The COVID-19 pandemic has drastically deranged the economic activity globally, and the startup ecosystem hasn’t been spared as well. Majority of them have been struggling with their cash inflows as investors have been hesitant in spending their money, which, in turn, has diminished startups’ ability to continue their businesses. In fact, in a recent NASSCOM report, it has been revealed that approximately 3 to 40 percent of the tech startups have temporarily paused their business operations or are scrambling to continue it all together. A lot of this could be attributed to the short runway time that majority of these tech startups come with.
However, this pandemic has been a hopeful prospect for AI startups as the majority of the investors are currently looking to tap into the opportunities this disruption has created. With businesses getting halted amid this lockdown, many of them, from a range of industries, are relying on data science to keep up their relevance in the market. Many of them are also embracing artificial intelligence to automate their processes, cut their costs and stable their finances amid this crisis.
Therefore, experts believe that AI is going to be one of the few sectors that is going to keep gaining traction during the crisis. In fact, in a recent survey, it has been noted that the firms that have been working with artificial intelligence raised $6.4 billion in 2020, Q1, because of investors’ growing interest in spending their money on startups that can prove to be a winner in this uncertain landscape.
As a matter of fact, in recent news, a Bangalore-based location analytics startup — Locale.ai has announced receiving funding, in April 2020, for their innovative analytics products. In another announcement, Biju Jacob, co-founder of a health-tech startup — Healium.ai, stated to the media, “Though we have entered an economic slowdown, we see a surge in digital healthcare and are expecting big investments in this space globally.”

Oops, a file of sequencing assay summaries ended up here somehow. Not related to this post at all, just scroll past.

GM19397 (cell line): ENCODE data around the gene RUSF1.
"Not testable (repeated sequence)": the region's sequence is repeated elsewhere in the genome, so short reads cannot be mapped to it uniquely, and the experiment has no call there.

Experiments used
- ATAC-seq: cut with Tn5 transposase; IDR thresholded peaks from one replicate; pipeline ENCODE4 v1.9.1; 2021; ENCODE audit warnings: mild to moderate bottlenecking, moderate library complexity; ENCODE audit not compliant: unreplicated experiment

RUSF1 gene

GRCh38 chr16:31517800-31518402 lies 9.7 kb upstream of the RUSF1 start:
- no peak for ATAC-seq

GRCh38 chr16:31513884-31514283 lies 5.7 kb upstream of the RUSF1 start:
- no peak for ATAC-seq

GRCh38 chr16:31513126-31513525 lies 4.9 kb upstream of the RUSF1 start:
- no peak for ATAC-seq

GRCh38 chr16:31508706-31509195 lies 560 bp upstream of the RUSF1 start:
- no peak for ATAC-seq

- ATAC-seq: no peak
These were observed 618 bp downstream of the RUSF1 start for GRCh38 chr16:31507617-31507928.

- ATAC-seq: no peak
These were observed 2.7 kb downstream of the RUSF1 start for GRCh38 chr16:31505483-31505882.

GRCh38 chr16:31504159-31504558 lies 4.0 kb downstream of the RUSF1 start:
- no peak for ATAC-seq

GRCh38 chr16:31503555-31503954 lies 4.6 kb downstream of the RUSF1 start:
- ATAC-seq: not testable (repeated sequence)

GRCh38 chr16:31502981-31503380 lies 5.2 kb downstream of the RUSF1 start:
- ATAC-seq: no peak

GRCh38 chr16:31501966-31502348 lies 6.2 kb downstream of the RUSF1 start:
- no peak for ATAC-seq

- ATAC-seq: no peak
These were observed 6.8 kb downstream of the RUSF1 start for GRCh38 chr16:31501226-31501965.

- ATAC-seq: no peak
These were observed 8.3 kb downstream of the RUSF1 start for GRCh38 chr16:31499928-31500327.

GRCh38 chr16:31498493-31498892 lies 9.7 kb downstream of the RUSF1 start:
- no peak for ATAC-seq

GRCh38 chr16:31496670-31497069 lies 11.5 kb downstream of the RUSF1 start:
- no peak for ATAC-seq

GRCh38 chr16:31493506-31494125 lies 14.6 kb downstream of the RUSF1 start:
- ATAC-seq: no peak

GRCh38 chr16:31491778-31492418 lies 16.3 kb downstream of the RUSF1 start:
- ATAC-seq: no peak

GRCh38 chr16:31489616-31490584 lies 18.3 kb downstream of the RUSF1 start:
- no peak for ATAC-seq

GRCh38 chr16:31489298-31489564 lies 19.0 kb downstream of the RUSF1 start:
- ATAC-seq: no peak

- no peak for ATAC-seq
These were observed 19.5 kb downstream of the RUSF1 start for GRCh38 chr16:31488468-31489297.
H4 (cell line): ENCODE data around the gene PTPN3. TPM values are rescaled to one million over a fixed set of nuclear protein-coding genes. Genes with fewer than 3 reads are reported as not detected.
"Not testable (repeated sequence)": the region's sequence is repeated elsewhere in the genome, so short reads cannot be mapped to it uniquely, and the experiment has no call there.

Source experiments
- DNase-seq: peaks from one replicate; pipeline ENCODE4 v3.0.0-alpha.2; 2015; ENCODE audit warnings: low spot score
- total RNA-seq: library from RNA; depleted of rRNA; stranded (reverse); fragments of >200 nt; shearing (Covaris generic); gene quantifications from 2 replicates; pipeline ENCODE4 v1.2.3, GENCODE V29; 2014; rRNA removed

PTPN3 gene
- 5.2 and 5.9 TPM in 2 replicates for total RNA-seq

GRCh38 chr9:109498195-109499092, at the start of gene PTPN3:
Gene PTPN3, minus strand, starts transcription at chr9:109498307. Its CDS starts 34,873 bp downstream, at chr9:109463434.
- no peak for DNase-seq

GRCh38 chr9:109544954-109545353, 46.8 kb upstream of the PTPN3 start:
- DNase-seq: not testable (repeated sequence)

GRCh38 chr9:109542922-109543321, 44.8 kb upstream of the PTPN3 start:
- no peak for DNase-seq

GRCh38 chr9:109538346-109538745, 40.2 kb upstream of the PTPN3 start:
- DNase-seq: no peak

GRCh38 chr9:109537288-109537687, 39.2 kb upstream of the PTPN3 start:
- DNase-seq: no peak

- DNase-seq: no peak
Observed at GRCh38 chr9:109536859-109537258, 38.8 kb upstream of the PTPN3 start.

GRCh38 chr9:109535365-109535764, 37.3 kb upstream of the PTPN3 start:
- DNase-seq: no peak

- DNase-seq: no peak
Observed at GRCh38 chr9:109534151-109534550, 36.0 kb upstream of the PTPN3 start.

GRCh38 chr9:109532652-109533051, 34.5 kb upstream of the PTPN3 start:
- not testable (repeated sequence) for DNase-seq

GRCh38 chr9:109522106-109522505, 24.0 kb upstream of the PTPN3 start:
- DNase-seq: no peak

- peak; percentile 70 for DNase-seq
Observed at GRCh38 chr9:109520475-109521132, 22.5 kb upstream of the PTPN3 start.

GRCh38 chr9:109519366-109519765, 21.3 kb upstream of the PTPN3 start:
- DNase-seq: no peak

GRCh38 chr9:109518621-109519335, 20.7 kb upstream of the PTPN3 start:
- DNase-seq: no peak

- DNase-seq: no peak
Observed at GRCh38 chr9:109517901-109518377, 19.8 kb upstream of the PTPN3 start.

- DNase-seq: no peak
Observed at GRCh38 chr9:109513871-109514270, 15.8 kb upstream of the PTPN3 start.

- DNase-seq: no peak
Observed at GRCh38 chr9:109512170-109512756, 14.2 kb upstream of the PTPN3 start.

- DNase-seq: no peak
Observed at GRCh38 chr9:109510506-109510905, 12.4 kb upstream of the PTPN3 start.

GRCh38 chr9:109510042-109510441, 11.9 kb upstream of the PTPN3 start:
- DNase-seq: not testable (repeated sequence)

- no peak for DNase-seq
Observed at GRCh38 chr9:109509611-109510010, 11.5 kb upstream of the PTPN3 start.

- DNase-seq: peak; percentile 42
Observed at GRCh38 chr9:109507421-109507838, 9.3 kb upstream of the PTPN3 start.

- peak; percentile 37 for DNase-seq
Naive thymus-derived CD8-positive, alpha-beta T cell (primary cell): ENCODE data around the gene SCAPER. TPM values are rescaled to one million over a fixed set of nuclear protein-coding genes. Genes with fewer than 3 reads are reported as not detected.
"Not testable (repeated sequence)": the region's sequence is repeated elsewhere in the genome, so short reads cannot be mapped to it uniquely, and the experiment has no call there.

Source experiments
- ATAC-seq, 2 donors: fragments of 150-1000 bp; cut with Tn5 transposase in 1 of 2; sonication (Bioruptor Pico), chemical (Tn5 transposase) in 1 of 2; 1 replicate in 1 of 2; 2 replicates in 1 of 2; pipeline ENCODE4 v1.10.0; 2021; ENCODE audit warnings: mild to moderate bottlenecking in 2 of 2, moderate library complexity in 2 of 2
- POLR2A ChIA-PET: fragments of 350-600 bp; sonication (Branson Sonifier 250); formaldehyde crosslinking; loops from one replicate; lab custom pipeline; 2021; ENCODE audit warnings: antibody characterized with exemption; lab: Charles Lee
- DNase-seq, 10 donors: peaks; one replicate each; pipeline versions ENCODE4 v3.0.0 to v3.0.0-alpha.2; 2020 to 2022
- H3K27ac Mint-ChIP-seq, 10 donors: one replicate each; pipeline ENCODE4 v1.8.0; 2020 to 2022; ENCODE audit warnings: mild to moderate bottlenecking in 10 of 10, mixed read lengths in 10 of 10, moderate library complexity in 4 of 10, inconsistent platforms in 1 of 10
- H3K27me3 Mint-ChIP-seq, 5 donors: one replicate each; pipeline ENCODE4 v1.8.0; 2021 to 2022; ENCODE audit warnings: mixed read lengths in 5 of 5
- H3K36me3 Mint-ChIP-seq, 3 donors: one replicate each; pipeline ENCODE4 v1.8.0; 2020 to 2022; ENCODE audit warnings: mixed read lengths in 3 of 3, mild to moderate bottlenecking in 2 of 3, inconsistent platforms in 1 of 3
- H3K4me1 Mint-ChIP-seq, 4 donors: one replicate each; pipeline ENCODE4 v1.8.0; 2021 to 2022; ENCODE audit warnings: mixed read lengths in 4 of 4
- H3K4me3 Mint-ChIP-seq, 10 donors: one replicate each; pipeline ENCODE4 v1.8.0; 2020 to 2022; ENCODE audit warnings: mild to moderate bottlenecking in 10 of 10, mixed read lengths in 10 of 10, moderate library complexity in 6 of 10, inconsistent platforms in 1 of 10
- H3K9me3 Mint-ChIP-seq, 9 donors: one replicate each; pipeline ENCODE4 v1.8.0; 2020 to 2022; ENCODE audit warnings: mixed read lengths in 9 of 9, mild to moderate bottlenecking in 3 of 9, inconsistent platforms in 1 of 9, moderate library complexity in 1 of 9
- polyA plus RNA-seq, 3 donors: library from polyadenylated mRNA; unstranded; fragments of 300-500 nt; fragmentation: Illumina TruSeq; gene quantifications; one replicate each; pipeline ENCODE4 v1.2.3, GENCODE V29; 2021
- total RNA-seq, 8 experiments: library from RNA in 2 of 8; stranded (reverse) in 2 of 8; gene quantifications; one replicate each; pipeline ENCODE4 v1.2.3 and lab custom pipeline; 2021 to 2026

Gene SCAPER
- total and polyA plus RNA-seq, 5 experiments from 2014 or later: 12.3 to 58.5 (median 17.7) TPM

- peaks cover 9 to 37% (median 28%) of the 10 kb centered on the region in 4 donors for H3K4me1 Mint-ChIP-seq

Consequently, as the pandemic has altered the way businesses work, it is imperative for investors to make some fundamental changes in their strategies while investing their money. In this article, we will talk about a few pointers that every investor should look for before plugging in with their investment on AI startups amid this crisis.
Measuring the legitimacy of the AI startup is critical for investors
With the COVID-19 pandemic outbreak, almost all companies across sectors claim to create AI-based technologies just to state their relevance in this ever-evolving technology landscape, and therefore, to invest correctly, venture capitalists and angel investors should filter out companies based on their AI legitimacy.
Considering AI has been undeniably the most favoured technology for companies amid this crisis, it is just to capture the attention of the potential investor, many startups purely deceive about their AI innovations. In fact, in a recent report, it has been revealed that approximately 40% of AI startups, in reality, do not use artificial intelligence in the core of their business process, for making decisions, or in their innovations. The report further stated that the majority of these companies have also been “banal” about their usage of AI in their organisations — 26% of companies only use AI for chatbots, whereas other 21% only use it for cyber-attack protection. Although these applications of chatbots and fraud detection have fundamental involvement in machine learning and rule-based algorithms, these can never be termed as core AI processes or solutions.
With AI being the buzzword of today’s era, a few of the companies also include terms like “AI-powered” to confuse or impress their investors. Case in point: Ara smart toothbrush, developed by a French company — Kolibree claimed to have an embedded AI, but in reality, it works on sensors and data analytics to tell users that they have missed a spot in their mouth.
According to experts, authentic AI-based companies will provide offerings using technologies like natural language processing, computer vision, recommendation engines to name a few, instead of using AI as a plug-play model just to extract business value.